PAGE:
James Wewege – Submission to Parliament on the proposed State Liability Amendment Bill

James Wewege, a pre-final year BAccLLB student, recently provided the parliamentary portfolio committee for Justice and Correctional Development with his written submission in respect of the proposed State Liability Amendment Bill. These submissions are based on research completed for a LLB dissertation under the supervision of Dr Bernard Wessels. The committee invited James to present his submission in parliament on Wednesday 31 October 2018.

In summary, his submission had three key points. Firstly, James highlighted that, in terms of the proposed section 2A(3) of the Bill, periodic payments are subject to an annual increase in terms of the Consumer Price Index (CPI). He suggested that the Bill should make use of a more suitable alternative measure to allow for the function of accuracy, costs and practicality as the CPI may not be appropriate in the current circumstances. Secondly, according to the proposed section 2A(2)(b), a victim of harm arising from medical malpractice in the public healthcare sector will be directed to a public health establishment for medical services. However, the current reference to “public health establishment” is singular and not plural, which may give rise to unwarranted adverse consequences. In addition, constitutional rights such as the rights to freedom of trade, residence, movement and occupation may be infringed in the process. He provided alternative wording for the proposed Bill, which, if accepted, may avoid the violation of constitutional rights and provide greater certainty to future litigants and courts that adjudicate on this issue. Lastly, in terms of the proposed section 2A(2), a successful medical malpractice litigant may be asked to pay tax on the periodic payments which the state is obliged to make. Therefore, the tax treatment of the periodic payments requires thorough investigation in order to avoid any adverse implications for successful litigants who have already suffered harm at the hands of state malpractice. Essentially, James proposed an amendment to the Income Tax Act to avoid such adverse consequences.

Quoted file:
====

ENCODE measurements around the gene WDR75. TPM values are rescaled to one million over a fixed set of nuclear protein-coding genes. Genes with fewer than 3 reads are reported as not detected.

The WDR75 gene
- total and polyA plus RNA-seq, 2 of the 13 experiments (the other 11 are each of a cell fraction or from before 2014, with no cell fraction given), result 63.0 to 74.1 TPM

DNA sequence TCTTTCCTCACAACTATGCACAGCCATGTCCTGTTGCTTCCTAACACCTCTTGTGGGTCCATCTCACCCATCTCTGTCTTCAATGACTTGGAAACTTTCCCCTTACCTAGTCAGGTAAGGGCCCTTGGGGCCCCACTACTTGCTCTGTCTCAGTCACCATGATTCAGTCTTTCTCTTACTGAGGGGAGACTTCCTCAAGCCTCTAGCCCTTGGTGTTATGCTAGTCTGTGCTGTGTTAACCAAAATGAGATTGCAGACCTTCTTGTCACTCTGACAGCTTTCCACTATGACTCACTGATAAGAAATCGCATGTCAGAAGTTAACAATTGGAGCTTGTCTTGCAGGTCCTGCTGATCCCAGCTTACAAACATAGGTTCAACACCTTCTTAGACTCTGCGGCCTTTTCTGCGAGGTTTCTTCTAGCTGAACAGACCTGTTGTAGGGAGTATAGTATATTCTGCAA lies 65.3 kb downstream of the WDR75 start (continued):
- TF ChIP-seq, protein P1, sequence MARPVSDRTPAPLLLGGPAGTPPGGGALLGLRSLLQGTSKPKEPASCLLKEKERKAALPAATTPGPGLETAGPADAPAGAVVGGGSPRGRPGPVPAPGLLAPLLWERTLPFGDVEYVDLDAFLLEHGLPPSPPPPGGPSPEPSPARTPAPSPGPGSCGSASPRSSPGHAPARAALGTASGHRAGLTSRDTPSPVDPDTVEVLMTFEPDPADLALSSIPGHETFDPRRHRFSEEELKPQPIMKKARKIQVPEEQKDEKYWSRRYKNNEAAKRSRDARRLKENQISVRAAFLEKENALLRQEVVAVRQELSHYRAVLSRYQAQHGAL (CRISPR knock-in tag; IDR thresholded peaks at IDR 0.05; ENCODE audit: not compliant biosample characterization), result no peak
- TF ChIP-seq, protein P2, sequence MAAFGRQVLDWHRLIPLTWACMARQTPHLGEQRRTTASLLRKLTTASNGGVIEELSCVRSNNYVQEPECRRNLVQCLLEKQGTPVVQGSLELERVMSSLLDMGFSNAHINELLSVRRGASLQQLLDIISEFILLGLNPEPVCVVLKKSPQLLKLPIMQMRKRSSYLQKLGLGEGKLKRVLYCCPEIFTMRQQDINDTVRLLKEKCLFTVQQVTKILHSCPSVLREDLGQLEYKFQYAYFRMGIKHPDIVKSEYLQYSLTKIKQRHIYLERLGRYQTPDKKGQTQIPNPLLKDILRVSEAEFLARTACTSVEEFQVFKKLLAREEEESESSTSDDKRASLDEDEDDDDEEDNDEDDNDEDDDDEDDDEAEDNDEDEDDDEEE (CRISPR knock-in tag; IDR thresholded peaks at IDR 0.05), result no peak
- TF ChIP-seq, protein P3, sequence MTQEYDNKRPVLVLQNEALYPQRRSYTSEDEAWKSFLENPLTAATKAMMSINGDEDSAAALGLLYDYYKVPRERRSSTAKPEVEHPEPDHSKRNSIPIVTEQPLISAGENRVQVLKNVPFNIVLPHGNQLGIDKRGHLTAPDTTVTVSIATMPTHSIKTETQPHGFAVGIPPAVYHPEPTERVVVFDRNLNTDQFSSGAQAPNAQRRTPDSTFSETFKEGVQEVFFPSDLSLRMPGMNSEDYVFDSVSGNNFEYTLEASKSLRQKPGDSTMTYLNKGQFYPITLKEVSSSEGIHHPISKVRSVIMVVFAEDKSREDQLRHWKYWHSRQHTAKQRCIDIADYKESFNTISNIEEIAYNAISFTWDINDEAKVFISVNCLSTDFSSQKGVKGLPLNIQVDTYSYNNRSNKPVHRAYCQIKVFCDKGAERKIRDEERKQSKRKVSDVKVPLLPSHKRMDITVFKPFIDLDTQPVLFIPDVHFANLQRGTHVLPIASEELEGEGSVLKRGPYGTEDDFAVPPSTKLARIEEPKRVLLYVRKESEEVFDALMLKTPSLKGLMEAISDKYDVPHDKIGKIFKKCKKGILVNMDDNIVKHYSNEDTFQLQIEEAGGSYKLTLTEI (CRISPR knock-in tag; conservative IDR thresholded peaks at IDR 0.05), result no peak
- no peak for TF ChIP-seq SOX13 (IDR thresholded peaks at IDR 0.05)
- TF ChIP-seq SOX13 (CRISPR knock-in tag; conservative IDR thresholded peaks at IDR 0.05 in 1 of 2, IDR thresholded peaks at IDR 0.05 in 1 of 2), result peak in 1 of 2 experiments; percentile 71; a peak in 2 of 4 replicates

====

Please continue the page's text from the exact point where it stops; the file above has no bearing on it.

James and Dr Wessels will convert these submissions, together with other research on the topic of state liability, into a full-length peer-reviewed academic article. In this way, James has contributed to the academic development of this area of the law, while also taking part in the formal process of law-making and providing valuable practical suggestions that may improve the current state of affairs.

The Faculty is very proud of his efforts!


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